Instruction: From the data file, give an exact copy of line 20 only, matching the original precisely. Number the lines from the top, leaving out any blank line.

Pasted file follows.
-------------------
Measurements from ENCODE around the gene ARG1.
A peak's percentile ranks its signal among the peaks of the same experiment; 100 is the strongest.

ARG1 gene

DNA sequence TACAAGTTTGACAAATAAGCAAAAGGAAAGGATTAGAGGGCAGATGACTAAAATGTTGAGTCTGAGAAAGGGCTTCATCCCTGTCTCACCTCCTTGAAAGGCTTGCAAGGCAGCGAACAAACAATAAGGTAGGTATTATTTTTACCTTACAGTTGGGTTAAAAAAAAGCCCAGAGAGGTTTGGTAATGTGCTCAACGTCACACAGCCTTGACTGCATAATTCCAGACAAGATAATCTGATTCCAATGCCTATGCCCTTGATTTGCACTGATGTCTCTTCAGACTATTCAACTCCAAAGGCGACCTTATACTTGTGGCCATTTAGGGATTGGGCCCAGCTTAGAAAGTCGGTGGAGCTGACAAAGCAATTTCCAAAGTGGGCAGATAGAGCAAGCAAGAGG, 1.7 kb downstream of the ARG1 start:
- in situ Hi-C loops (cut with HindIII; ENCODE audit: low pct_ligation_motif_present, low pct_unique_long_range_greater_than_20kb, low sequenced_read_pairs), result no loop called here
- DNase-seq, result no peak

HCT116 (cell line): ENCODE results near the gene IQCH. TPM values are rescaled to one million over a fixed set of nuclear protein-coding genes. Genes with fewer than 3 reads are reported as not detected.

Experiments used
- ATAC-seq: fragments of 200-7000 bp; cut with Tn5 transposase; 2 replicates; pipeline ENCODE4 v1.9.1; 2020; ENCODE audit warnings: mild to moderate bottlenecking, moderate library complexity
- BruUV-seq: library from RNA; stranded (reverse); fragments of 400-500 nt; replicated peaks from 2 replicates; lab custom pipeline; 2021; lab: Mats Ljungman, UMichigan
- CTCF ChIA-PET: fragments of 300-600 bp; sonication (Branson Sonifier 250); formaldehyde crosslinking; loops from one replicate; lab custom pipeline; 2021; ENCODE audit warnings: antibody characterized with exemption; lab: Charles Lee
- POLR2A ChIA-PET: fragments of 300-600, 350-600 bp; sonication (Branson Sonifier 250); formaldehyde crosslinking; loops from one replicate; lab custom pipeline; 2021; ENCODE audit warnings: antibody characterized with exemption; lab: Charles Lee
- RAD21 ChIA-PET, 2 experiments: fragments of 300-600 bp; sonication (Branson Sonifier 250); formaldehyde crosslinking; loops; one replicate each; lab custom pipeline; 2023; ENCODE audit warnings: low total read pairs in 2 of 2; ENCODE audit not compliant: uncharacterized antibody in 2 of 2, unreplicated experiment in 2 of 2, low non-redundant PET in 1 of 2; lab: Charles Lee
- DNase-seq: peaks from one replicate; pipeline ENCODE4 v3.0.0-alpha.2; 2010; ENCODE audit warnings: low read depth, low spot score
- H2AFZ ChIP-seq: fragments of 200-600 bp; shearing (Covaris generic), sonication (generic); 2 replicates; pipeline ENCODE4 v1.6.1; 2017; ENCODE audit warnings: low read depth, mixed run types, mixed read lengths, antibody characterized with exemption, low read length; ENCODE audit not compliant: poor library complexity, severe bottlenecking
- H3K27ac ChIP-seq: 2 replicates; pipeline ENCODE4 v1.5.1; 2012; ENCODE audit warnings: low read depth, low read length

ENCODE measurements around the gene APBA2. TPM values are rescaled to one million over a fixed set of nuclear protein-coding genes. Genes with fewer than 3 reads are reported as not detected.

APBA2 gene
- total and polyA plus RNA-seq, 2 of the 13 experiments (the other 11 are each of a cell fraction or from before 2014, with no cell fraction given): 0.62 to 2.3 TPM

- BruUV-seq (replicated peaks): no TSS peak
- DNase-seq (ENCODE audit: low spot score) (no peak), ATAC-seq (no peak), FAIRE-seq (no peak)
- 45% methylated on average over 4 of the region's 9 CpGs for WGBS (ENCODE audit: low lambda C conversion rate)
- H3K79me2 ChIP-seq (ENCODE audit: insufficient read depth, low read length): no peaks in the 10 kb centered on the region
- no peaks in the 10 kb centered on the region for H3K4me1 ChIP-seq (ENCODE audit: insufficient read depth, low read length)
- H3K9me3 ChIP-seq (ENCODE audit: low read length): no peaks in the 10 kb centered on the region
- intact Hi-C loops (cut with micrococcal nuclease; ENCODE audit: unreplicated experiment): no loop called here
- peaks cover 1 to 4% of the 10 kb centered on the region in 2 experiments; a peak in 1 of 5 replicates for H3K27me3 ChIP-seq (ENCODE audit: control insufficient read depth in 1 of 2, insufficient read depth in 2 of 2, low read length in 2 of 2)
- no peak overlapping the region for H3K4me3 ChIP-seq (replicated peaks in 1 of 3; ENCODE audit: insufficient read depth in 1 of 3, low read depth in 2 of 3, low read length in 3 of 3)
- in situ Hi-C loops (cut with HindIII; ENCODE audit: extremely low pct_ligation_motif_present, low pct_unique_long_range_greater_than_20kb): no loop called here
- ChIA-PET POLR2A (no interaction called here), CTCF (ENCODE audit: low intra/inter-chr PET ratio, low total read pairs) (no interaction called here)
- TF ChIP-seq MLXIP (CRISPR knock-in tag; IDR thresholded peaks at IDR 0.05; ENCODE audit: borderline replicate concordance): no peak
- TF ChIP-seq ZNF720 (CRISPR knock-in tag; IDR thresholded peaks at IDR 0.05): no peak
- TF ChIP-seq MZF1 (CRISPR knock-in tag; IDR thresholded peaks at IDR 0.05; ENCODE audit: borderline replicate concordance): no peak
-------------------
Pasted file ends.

- BruUV-seq (replicated peaks): no TSS peak